and we sang it again on the way
across town, “I want to walk you
home” even though we were already
walking her home, and we talked about
galaxies and planets, the beer and bourbon
replaced by four-in-the-morning
New York air, breathing it in like
cigarette smoke, breathing it
back out. At the door of her building
we each said good night to her,
each gave her a hug, then walked back
to our side of town feeling enormous
like the sky, like a song only Fats Domino
could have written but which we sang,
into every corner of the night,
as if it were ours. And at Bowery
and Houston, my friend and I said
our “See You Later”s and he headed up
the street toward his apartment
as I kept going east, my feet moving
like the fingers on Fats Domino’s
right hand.

-Jose Padua

Until the End of the Rain and the Sudden Demise of Endless Rainy Nights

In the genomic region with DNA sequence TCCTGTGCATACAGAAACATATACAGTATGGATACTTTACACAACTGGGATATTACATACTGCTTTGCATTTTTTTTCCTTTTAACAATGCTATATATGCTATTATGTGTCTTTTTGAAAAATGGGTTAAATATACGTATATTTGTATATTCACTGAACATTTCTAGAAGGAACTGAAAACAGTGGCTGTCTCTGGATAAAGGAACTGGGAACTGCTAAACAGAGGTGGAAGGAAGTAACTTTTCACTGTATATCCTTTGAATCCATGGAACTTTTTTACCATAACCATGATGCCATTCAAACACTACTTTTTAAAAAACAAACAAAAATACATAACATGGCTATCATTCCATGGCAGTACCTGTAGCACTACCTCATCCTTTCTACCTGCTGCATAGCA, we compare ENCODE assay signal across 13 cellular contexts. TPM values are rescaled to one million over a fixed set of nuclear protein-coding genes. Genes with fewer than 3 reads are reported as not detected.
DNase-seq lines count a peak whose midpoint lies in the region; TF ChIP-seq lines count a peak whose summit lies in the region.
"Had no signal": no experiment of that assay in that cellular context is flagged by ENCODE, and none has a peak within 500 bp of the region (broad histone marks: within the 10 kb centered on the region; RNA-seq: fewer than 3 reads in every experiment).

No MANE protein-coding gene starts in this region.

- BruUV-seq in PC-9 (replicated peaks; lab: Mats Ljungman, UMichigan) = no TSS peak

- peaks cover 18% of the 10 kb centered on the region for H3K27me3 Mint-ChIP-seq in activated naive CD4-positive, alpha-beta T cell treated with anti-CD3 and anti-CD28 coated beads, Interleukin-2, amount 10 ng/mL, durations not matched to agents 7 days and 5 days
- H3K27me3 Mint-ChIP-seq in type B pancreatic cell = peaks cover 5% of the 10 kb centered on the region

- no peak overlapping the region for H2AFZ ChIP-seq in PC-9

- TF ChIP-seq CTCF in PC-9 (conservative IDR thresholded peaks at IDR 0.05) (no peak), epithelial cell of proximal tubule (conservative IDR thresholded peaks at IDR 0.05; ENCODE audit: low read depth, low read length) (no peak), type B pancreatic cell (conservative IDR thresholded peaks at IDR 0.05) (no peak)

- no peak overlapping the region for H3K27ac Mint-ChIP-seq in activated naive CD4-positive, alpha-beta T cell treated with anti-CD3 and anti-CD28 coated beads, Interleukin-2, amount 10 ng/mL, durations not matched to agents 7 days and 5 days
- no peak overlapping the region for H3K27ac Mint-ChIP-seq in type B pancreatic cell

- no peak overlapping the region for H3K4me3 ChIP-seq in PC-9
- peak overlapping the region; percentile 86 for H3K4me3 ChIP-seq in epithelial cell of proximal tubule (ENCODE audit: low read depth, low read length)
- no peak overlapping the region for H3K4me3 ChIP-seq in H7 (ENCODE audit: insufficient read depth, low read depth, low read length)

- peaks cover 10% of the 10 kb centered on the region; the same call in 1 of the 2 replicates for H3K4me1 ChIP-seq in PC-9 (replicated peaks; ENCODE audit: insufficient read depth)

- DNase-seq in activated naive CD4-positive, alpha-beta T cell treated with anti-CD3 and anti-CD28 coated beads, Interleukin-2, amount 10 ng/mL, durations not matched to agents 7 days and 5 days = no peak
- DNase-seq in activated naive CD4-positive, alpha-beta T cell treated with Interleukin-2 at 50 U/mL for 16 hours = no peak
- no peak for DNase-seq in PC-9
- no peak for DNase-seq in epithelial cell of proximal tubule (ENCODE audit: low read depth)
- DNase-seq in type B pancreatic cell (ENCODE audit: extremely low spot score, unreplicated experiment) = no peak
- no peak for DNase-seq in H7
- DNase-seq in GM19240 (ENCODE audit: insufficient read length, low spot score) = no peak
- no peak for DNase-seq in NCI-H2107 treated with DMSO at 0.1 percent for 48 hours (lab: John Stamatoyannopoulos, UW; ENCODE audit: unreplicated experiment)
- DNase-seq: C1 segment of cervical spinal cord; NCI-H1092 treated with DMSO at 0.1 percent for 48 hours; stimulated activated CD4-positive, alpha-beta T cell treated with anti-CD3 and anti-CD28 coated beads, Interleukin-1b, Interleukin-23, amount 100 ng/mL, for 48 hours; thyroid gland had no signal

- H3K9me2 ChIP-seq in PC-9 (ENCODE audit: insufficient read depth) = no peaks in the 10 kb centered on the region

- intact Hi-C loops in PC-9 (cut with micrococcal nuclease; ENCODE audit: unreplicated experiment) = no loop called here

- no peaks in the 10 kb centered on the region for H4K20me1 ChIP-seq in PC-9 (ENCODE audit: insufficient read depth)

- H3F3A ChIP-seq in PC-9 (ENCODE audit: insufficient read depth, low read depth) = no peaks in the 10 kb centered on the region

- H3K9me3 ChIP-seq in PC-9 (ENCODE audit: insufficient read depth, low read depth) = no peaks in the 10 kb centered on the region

Photograph by Jose Padua
And I was waiting at my local dive bar
for a woman who never showed up
and the longer I waited
and the greater the amount of time
without seeing her face at the other end
of the swinging front door
the less I liked my friends
the less I liked my bourbon and my beers
and instead of leaning on them
I just wished I were somewhere I could be alone
which if I remember correctly
is what I finally did though
I had to go to a different neighborhood
where I didn’t know anyone
because these were the days when I knew
so many people and so many people knew me.

One night in New York I met a woman
whose parents came from Asia like mine
and she was in her late twenties/early thirties like me
but she was already a widow
and she worked at a bar called America
and I walked her home from the old Village bar
up to her building just below Chelsea